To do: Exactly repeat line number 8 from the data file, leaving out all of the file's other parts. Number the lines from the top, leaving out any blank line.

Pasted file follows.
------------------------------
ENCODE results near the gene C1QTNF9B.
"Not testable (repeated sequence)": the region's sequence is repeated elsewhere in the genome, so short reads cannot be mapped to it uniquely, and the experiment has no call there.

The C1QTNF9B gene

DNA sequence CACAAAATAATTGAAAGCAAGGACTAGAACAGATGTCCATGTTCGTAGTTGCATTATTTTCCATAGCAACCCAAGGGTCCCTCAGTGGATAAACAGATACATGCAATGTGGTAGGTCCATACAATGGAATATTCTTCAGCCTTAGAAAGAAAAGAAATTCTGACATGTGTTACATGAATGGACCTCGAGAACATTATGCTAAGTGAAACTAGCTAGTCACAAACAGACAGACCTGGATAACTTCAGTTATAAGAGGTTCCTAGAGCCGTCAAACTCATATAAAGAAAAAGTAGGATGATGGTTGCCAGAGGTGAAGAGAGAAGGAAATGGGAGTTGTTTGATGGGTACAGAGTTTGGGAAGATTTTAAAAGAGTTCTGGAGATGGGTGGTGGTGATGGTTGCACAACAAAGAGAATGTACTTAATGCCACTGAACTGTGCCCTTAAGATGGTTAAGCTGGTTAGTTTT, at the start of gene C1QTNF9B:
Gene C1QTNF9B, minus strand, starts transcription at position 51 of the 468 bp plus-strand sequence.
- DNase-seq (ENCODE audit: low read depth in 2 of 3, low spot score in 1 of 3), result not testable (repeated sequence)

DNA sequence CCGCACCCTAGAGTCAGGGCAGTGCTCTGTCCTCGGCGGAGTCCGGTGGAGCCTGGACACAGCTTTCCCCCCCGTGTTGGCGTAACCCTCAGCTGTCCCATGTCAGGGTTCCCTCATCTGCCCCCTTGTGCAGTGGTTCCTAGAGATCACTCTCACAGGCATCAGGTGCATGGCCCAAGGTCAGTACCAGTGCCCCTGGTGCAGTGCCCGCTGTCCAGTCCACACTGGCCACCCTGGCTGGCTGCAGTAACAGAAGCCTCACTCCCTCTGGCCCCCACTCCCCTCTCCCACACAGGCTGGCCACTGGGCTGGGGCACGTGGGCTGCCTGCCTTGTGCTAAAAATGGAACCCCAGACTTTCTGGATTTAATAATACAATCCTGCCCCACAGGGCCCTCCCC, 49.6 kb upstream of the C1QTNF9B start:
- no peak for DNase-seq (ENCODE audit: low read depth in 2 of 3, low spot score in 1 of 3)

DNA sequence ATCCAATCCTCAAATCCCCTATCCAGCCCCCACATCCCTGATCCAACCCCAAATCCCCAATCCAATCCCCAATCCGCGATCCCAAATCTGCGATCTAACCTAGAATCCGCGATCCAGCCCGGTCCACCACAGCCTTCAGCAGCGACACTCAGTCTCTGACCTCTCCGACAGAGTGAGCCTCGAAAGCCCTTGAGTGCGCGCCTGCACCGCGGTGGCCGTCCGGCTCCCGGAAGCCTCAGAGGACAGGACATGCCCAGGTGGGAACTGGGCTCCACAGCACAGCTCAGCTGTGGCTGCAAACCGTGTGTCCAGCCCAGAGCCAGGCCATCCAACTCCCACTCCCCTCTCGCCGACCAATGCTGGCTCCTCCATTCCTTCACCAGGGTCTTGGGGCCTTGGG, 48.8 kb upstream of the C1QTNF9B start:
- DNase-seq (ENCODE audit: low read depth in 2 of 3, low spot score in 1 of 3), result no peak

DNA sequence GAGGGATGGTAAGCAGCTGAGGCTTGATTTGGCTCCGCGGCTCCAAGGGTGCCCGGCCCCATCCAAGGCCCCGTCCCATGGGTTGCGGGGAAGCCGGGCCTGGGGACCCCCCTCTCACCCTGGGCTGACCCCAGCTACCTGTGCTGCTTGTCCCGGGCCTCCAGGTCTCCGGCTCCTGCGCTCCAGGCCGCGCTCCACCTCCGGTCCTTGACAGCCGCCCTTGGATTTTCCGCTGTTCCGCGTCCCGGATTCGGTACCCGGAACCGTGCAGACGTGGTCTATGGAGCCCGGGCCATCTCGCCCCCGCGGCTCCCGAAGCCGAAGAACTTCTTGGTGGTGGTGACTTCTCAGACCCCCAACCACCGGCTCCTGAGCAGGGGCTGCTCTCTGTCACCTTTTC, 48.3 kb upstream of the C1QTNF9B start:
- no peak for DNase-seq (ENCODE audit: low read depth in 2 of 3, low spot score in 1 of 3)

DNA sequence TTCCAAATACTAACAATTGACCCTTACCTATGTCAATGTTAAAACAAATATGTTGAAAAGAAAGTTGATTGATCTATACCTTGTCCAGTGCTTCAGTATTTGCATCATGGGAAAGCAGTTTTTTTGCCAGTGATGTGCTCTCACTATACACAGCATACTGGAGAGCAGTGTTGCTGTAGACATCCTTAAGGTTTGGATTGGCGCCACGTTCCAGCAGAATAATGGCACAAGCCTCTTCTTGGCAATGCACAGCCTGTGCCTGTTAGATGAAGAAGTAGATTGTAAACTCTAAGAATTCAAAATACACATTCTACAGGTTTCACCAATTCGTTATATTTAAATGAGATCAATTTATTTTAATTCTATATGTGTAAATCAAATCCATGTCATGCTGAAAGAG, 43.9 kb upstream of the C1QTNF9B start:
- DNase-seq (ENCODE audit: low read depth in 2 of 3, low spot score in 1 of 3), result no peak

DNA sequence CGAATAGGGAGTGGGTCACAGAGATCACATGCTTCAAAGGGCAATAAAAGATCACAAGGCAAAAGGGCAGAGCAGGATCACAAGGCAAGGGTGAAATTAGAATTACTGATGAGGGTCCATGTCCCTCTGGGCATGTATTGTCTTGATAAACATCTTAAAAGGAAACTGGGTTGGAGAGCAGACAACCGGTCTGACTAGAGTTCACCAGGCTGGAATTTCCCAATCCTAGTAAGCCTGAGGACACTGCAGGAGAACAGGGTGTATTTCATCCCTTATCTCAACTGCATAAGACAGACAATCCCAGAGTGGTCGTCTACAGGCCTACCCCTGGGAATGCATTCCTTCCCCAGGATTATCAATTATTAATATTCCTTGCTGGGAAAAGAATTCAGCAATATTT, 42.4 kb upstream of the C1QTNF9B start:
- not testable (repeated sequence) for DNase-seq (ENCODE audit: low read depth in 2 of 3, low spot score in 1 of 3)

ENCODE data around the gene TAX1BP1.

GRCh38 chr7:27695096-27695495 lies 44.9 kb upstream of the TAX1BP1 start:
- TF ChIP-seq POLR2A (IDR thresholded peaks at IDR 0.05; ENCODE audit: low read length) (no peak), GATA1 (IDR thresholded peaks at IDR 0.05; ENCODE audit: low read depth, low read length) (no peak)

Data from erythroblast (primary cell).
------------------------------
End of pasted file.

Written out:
- no peak for DNase-seq (ENCODE audit: low read depth in 2 of 3, low spot score in 1 of 3)